Friedman, Milton (1912–2006)
Milton Friedman is widely regarded as one of the most important economists of the 20th century. He is famous for his rehabilitation of money as a major determinant of macroeconomic outcomes. For many academic economists, A Theory of the Consumption Function (1957) is his greatest work. Friedman showed that the Keynesian concept of household behaviour was fundamentally flawed, arguing that people adjusted their consumption to variations in their long-term expected (‘permanent’) income. As such, his theory foreshadows the approach to microfoundations that is the cornerstone of modern macroeconomics. His advocacy of economic freedom and market solutions to various socio-economic problems made him a leading policy thinker.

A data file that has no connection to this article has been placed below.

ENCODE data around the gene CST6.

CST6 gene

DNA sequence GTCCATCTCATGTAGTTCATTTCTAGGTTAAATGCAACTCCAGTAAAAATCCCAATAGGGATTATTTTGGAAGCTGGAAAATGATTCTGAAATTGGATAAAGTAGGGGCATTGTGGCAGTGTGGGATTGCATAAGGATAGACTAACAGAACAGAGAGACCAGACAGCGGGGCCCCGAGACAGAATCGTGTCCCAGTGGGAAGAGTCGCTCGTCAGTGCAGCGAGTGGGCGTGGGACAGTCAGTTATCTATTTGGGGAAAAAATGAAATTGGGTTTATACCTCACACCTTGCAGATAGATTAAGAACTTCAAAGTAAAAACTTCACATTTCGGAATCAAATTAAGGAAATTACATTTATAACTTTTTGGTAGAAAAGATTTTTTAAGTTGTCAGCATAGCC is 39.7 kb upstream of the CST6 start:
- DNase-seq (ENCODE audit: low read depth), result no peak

KeywordsAssumptions controversy Bernoulli, D. Choice under uncertainty Consumption function Econometrics Economic freedom Excise taxes Expected utility hypothesis Flexible exchange rates Friedman, M. Hotelling, H. Inflation Keynesianism Knight, F. H. Monetarism Monetary approach to the balance of payments Monetary transmission mechanism Money Money supply Natural rate of unemployment Nominal income Non-accelerating inflation rate of unemployment (NAIRU) Permanent income hypothesis Phillips curve Prediction Price theory Quantity theory of money Robbins, L. C. Sequential sampling Unemployment Variance
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